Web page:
It is easy to be cynical. That was the overriding sentiment in 2011 when Doha was chosen as the venue for the 2012 UN climate change talks, which concluded in the city recently.
At the Doha talks, there was no clampdown on activists, just the usual issues over security passes. There were no signs of the fossil fuel industry pulling the strings of local governments either. Certainly, the business lobby was there, but they were present at climate change talks held in Bali and Cancun, too.
Following the now infamous collapse of the Copenhagen talks, no one accused Denmark of masterminding the downfall of the negotiations. If you put 195 governments in a room and ask them to agree on something, they are more than capable of wreaking havoc all by themselves. However, with a year to get used to the idea, most delegates went to Qatar with an open mind.
International talks are also fertile breeding grounds for rumours and gossip. Almost from day one of the climate change conference in Doha, the murmurs around the corridors of the conference venue were that a number of Arab countries were set to pledge their first greenhouse gas reductions through the UN. This time, the rumours turned out to be true. Saudi Arabia, Bahrain, the UAE and Qatar have started laying the groundwork for carbon emission reduction plans.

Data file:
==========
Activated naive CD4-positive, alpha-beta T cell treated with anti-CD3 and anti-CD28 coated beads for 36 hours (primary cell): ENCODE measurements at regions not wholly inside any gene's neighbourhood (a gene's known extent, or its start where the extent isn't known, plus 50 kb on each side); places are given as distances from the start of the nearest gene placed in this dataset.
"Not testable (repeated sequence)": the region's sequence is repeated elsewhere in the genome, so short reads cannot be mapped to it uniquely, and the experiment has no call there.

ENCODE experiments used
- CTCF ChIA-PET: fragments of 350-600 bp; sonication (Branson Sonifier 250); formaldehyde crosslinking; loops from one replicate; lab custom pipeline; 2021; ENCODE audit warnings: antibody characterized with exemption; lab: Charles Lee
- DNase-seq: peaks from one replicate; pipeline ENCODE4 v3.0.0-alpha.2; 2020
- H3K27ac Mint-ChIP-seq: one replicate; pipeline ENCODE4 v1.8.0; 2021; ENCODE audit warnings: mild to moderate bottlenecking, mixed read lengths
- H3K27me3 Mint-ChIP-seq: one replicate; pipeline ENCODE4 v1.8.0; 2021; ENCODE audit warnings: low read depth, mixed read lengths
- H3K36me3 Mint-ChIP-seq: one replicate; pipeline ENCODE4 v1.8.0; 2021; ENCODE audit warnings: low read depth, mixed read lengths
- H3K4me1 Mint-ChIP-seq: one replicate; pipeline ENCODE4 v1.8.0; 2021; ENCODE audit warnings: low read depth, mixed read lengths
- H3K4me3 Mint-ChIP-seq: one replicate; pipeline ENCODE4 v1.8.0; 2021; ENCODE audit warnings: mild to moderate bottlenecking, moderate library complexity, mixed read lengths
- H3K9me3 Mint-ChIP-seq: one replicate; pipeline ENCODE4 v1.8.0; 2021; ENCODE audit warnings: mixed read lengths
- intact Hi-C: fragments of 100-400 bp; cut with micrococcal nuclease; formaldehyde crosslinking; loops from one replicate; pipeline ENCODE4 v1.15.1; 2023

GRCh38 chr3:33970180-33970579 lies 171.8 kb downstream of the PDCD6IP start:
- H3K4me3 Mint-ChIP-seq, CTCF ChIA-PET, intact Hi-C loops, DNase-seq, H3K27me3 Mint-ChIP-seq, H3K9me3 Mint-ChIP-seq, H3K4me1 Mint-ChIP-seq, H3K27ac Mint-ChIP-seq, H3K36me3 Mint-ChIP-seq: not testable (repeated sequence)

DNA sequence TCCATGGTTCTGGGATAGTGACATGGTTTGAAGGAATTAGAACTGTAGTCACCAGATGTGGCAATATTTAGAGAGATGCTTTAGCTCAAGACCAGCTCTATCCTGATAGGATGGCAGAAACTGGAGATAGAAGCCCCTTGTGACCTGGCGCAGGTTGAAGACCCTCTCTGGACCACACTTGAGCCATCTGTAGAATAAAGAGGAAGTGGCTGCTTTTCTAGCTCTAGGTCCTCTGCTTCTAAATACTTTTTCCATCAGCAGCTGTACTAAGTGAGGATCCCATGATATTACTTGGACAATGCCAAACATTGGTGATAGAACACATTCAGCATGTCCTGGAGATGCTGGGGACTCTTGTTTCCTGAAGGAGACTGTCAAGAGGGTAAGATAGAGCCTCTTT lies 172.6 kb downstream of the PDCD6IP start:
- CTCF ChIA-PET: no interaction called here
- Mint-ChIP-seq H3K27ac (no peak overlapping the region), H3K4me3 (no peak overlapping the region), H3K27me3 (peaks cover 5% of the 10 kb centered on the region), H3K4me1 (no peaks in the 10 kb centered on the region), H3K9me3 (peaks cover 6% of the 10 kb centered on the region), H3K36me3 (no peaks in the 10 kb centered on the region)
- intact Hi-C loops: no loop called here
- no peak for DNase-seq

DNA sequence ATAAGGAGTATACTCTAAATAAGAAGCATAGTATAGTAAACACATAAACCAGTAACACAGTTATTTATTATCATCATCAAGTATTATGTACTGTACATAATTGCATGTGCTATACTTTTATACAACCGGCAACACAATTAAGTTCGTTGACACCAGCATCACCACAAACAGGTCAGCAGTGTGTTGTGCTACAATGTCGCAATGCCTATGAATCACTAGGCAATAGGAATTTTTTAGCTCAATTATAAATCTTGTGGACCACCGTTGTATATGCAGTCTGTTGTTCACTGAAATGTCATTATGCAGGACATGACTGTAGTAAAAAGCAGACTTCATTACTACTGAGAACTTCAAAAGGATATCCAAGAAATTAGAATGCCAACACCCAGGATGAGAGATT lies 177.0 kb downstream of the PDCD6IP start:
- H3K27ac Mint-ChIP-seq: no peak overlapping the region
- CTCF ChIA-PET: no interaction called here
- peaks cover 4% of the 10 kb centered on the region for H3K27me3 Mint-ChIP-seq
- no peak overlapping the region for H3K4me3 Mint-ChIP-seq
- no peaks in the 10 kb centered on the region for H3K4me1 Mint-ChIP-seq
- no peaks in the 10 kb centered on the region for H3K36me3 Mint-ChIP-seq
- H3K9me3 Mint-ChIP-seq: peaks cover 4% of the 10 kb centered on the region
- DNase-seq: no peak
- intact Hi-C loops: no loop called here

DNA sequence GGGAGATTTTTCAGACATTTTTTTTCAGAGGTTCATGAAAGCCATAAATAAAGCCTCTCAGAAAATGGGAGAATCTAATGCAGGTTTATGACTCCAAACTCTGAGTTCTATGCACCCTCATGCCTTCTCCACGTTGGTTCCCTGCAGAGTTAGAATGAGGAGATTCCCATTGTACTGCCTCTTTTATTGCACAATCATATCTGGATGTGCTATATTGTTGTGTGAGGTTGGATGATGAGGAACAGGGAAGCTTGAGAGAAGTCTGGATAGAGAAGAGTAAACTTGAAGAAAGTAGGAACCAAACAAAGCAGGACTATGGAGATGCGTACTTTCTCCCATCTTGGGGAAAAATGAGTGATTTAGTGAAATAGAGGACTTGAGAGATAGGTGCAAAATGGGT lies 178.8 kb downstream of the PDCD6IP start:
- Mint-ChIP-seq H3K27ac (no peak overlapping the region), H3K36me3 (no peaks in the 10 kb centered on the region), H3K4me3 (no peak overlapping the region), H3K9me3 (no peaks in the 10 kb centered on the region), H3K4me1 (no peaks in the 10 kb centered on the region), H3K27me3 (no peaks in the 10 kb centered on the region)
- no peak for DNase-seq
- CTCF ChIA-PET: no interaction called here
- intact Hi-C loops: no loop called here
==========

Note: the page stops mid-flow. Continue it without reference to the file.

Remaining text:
Jordan has already announced subsidies for renewable energy. Now, its Gulf neighbours have a public reason to explore similar opportunities, as well as those in energy efficiency, public transport and industrial infrastructure.
The changes in the region’s economy could be significant and many will ask why oil and gas-based economies would want to encourage less demand for their product. That, of course, is a very short-term point of view. As with anything new, there will be what Richard Gledhill, UK firm PricewaterhouseCooper’s global climate change head, calls inertia, but he is in no doubt that those who move first will finish in the lead.